• Deliver Apps your Users will Love: With the SaaS model, software is delivered completely via a Web browser. For application developers, this approach is a double-edged sword: although they can develop more quickly for a single platform and version, they also must meet the high user expectations created by consumer applications such as Amazon.com and Google. When users interact with SaaS applications, they expect constant availability, an intuitive interface they can customize, and automatic upgrades that leave all their customizations intact. In addition, they are constantly on the lookout for new and improved features. Because of these expectations, SaaS companies must delight their customers day after day to keep them coming back. Creating such apps requires commitment, planning, resources, and constant communication to your users. As you develop your product strategy, keep these points in mind.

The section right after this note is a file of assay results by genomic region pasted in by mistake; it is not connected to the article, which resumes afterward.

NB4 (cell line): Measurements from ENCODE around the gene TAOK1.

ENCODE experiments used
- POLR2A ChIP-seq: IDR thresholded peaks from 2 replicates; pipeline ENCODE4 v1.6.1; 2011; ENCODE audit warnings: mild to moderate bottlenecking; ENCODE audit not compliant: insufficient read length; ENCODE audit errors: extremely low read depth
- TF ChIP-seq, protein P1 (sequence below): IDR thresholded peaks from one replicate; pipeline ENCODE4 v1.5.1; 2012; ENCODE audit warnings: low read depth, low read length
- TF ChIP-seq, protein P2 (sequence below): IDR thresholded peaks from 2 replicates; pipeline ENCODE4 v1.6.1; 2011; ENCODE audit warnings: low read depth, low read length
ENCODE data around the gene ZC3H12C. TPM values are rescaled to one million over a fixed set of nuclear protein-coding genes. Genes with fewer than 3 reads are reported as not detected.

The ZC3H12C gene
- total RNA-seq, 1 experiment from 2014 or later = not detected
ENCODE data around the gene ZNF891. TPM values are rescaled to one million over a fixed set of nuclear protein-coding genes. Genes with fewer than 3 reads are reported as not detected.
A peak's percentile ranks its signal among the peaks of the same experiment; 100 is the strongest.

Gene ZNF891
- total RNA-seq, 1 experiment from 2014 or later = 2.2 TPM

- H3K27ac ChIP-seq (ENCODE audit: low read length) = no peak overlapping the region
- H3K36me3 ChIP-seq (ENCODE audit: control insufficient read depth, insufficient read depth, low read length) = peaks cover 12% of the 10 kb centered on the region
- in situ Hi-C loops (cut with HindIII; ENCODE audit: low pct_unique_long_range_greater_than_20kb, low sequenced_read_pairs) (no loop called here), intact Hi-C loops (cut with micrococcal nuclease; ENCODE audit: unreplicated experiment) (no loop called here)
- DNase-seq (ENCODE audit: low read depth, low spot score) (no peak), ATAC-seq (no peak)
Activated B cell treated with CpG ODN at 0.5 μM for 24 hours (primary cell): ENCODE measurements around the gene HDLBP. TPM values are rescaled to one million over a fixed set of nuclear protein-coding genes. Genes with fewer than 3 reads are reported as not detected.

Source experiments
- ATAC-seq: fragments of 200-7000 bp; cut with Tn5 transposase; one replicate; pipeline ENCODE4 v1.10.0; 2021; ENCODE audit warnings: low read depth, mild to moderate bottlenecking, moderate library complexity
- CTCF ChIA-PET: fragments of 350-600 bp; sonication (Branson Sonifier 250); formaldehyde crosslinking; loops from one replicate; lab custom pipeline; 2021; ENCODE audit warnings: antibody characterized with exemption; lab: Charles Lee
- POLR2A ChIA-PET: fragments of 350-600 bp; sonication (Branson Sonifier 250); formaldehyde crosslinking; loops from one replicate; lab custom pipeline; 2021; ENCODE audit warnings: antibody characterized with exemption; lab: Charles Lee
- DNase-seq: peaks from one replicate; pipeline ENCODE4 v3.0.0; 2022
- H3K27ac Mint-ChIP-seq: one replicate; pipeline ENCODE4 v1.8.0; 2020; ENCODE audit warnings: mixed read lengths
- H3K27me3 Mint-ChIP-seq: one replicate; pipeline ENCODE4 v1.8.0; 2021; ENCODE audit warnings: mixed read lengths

The intellectual property issues SaaS companies must consider include:

  • Developing a distinctive and catchy brand that is widely available for use throughout the world, as there is potentially no geographic limit on where the software will be made available. Searching every country of the world for conflicting marks can be costly, so a sensible cost effecive strategy for brand clearance must be developed;
  • Protecting the chosen brand in markets of interest, and considering using the Madrid Protocol as an international trade mark filing strategy versus filing individually in each country;
  • Considering whether inventive features of the app could or should be patented, and where;
  • Adopting solid IP ownership clauses in all in-house and outsourced product development projects;
  • Developing a user/subscription agreement that is clear and easy for users to understand, but covers off key issues such as liability and possible abuse of the licences;